Natural Ways to Improve Your Memory
Do you sometimes forget where you put your glasses and waste an inordinate amount of time looking for them? Our brain cells are supposed to help us remember where we’ve been, where we’ve put things and names associated with the faces of people we meet.
Unfortunately, our brain cells can let us down by losing the ability to communicate properly. There are certain strategies that we can incorporate to “train” our minds – such as paying closer attention to what we’re doing at all times or repeating information (a name, for example) over and over until we’ve got it memorized.
Our diets may be the cause of not being able to remember even the most mundane information. Memory boosters in the form of dietary supplements can help fill in those nutrients that we’re not getting in our diets and help drive out memory loss.
These boosters are sometimes called “smart nutrients” and can be found at your local health food store. Below are some of the smart nutrients that work best to restore your memory:
• Choline and DMAE (Dinethylaminoethanol) – These nutrients are the building blocks of the brain. Fish, eggs, liver, soy, peanuts (and other types of nuts) are especially high in choline. DMAE is also found in fish and helps your concentration ability.
• Acetyl-L-Carnitine and Glutamine - When you combine these nutrients, you’ll have an antioxidant that acts as an energy booster for the brain, plus a memory advocate that can balance the all-important neurotransmitters, necessary for enhanced memory performance.
• Ginkgo (Ginkgo Biloba) – Also acts as an antioxidant for the brain, improves circulation, boosts energy, memory and concentration.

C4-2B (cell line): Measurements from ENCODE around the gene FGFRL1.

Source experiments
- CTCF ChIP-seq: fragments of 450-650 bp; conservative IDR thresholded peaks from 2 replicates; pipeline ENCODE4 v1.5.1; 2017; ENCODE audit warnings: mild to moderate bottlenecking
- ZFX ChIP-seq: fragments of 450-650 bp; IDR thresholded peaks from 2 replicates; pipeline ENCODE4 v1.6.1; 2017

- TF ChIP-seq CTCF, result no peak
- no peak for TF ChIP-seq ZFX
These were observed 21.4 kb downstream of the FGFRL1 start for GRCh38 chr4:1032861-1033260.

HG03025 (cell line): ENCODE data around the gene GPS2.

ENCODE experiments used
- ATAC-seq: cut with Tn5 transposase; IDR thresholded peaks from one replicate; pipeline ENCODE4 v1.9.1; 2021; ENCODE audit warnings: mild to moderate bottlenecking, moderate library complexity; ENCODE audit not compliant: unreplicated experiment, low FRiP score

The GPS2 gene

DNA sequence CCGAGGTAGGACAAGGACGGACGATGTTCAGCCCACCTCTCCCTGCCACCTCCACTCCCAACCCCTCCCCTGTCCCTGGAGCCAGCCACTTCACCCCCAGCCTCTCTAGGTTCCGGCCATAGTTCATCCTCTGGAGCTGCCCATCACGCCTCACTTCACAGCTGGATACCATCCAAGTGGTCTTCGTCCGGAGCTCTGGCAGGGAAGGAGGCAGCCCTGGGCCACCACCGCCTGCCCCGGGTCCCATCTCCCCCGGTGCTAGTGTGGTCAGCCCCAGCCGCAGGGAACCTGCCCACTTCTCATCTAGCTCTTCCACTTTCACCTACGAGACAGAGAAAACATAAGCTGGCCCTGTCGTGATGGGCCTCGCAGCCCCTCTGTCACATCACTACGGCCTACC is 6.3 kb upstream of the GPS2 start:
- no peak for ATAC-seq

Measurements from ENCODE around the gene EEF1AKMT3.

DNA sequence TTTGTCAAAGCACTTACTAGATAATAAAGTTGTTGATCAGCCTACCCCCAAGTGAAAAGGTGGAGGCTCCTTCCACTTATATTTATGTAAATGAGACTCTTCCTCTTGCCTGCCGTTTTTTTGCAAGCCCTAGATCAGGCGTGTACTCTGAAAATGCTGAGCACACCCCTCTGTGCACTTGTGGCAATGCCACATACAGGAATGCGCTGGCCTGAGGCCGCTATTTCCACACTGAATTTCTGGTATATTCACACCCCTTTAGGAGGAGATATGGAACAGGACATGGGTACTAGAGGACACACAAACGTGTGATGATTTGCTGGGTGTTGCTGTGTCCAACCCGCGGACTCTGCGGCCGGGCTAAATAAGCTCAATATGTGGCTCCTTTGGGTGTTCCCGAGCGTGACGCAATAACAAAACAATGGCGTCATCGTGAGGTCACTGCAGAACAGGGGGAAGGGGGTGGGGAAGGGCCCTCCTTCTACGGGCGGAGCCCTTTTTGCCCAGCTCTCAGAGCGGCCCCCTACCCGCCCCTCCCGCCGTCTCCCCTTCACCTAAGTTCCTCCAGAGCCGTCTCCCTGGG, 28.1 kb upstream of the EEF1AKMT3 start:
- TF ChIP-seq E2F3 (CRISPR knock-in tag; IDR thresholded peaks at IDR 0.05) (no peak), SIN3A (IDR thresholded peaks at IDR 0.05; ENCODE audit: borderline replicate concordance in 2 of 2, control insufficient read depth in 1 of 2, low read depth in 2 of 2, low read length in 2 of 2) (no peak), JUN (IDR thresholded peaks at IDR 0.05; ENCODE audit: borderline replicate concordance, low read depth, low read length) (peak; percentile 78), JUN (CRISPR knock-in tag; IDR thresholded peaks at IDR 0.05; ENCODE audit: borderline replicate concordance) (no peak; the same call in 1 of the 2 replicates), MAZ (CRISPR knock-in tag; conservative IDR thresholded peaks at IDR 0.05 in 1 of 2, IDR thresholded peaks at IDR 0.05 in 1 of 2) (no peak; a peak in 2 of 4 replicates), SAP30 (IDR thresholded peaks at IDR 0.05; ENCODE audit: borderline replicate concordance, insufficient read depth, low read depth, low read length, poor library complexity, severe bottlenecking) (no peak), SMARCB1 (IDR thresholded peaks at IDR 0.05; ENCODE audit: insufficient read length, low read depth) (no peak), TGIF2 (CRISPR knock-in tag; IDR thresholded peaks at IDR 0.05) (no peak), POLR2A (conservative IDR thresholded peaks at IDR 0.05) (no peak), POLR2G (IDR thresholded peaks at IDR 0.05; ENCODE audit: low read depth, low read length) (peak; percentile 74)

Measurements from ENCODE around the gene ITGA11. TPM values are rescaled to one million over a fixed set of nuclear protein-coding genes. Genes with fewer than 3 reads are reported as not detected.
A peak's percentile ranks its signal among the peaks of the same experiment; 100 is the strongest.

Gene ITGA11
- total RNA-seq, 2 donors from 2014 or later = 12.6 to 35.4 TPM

• Vitamins and Minerals – There is a variety of vitamins and mineral supplements that you can take to increase your memory skills. These include all B vitamins and minerals, which contain niacin, folic acid and pyridoxine. Vitamin B12 is especially helpful in building nerve cells that help us with mental alertness.
Most of us would like to have better concentration and remembering skills. But most of us practice a diet lacking in the nutrients we need. Do your own research to find out which nutrients you may be missing and try supplements for awhile to jump-start your brain cells.
Exercises That Are Good for Your Brain
In today’s world of computers, television, magazines and newspapers all spewing out information to us and overloading our brains, it’s no wonder that we have trouble remembering things. It’s sometimes difficult for us to concentrate on the task at hand because of bells, whistles and other modern noisemakers.
We’re also under pressure to multi-task – and tax our brains by going from one job to another and expecting to do them all perfectly. It would be easier if we didn’t have so many outside distractions, but with cell phone and other interruptions, no distraction is a thing of the past.
Our brains, just like the rest of us, can be trained to respond faster and more effectively when called upon and to remember things more easily. Since our brains are comprised of about 90% water, it’s imperative that we hydrate them regularly and often by drinking lots of water -- especially during stressful situations.
Sometimes, memory loss and lack of ability to concentrate is blamed on aging, but if the brain is challenged on a regular basis it remains strong. The brain can be challenged or exercised in many different ways, including puzzles (crosswords and Sudoku), games and reading.